We will conduct a missing value analysis to identify the patterns in missing variables, before determining whether the baseline characteristics differ between participants with and without missing data in terms of the response variables at the final measurement (6 months). Based on these analyses, we will infer whether missing values are likely to be missing at random (MAR), missing completely at random (MCAR) or missing not at random (MNAR). In the event of MCAR or MAR, we will use multiple imputation techniques and present the outcome of analyses with and without the imputed data. In the event of the MNAR data, we will not replace missing values and we will conduct case analysis when available.

Data storing and management

All data will be entered by principal investigators (PIs) or research assistants with data accuracy verified by the study PI. Data quality control measures will include queries to identify missing data, outliers and discrepancies. After enrolment, a unique identifier will be assigned to each study subject. Data will be stored on institutional network drives with firewalls and security measures in place. Hard copy records will be stored in a locked cabinet in a secure location. Study data will be de-identified and a master linking log with identities will be kept and stored separately from the data. Access to records and data will be limited to study personnel.

Dissemination and data sharing

To enhance reporting transparency, this study will be reported in accordance with the Strengthening the Reporting of Observational Studies in Epidemiology Statement: Guidelines for Reporting Observational Studies.28

Data and resources will be shared with other eligible investigators through academically established means. The datasets used/and/or analysed during the study will be available from the corresponding author on reasonable request. The results from this work will be published in peer-reviewed manuscripts, presented at national meetings and summarised for the lay audience in report form.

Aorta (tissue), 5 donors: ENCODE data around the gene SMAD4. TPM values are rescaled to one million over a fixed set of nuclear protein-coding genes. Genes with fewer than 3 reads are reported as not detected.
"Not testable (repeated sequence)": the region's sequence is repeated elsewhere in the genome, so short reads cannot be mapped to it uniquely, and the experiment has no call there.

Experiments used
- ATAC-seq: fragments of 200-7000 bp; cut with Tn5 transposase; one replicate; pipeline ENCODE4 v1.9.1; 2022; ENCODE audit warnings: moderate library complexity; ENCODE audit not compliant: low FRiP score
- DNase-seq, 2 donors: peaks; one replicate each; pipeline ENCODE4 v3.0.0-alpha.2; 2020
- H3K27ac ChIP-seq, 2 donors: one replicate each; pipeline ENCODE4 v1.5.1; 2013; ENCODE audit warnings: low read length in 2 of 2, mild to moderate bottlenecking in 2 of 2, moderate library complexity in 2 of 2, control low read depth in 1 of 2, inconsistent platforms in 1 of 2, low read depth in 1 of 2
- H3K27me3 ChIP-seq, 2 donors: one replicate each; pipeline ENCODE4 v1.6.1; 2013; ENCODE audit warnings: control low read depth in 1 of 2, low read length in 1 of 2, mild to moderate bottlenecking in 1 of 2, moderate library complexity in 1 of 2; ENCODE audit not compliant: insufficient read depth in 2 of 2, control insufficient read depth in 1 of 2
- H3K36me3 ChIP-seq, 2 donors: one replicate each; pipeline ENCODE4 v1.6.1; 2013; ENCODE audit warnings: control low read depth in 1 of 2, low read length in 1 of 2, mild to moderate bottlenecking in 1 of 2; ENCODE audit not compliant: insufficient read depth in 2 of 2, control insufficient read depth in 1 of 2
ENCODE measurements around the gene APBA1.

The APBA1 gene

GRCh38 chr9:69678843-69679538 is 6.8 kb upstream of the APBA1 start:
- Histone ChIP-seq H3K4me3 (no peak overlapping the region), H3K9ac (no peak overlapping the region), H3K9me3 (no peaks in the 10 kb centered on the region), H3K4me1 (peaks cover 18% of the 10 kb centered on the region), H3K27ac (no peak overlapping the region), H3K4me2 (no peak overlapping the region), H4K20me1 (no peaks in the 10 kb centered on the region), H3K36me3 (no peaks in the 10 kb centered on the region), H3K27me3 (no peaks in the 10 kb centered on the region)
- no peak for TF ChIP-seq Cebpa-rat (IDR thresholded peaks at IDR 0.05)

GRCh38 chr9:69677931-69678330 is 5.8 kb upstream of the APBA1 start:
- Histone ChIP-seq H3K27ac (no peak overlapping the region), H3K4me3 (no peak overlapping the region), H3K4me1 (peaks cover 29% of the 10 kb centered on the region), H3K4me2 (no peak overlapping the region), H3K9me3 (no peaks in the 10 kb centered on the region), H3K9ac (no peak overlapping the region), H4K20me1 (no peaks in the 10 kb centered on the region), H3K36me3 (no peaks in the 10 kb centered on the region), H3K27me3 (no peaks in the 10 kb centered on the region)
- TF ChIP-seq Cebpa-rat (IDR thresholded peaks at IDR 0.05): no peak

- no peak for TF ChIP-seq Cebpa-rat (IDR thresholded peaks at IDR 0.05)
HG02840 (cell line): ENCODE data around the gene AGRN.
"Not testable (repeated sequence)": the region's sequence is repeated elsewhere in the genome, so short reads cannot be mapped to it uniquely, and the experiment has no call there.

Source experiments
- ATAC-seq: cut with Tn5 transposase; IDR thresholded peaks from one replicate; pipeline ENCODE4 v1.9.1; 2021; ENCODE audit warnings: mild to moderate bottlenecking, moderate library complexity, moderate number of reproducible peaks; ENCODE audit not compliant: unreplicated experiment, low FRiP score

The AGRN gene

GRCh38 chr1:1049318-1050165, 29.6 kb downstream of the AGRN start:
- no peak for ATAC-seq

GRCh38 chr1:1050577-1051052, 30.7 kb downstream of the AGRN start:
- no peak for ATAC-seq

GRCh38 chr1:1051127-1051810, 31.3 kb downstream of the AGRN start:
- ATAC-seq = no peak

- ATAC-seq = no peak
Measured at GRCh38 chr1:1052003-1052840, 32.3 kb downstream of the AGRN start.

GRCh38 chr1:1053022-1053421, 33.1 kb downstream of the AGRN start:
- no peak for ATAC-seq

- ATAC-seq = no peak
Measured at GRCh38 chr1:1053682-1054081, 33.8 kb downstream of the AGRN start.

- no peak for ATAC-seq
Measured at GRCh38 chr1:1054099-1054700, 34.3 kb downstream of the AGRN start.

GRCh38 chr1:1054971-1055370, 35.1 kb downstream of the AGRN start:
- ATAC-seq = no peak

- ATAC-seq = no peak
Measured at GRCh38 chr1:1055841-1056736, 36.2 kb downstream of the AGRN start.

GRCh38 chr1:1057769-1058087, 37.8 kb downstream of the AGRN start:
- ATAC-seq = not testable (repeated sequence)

Strengths and limitations

Strengths

Our longitudinal study design, in which parallel covariates are reliably and repeatedly measured, will allow us to look at changes over time in the same participant, defining the temporal sequence of changes and providing stronger evidence for causality than could be obtained from a cross-sectional design. Furthermore, the multicentre nature of the study will enhance external validity of the findings and allow us to track social networks as a potential function of cognitive function with more accuracy.

Limitations

The primary limitation of this study is lost to follow-up and missing data points that would challenge the internal validity of reported results. However, our research team has extensive experience in achieving high follow-up rates in similar studies.29–32 Efforts to minimise lost to follow-up will include respecting the time commitment of participants, formal tracking procedures including acquiring multiple contacts for arranging follow-up, strong interpersonal skills of study personnel and flexible hours for testing.

Significance

Increasing social networks of older adults presents a potentially effective way of improving quality of life and reducing healthcare demands and costs. Accurate assessment of social networks and improved understanding of outcomes associated with social network can help guide decision-making, improving client care and assist in the planning of future studies. Results from the current study will inform that future aged care programmes can be implemented in settings targeting improved outcomes relevant to older adults.

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Footnotes

  • Contributors JS initiated the study, has led the work on research design and implementation of the study protocol and is the primary author of the manuscript. AG and JW have made substantial contributions to the conception of the study and implementation of the protocol. All authors contributed to the writing and critical review of the manuscript and approved the final version.

  • Funding This work was supported by the Dementia Australia Research Foundation Jeffrey Wiener Grant.

  • Disclaimer The funding body did not influence the design of the study and collection, analysis and interpretation of data.

  • Competing interests None declared.

  • Ethics approval This study has been approved by Macquarie University Research Ethics Committee, reference number 5201831394062.

  • Provenance and peer review Not commissioned; externally peer reviewed.

  • Patient consent for publication Not required.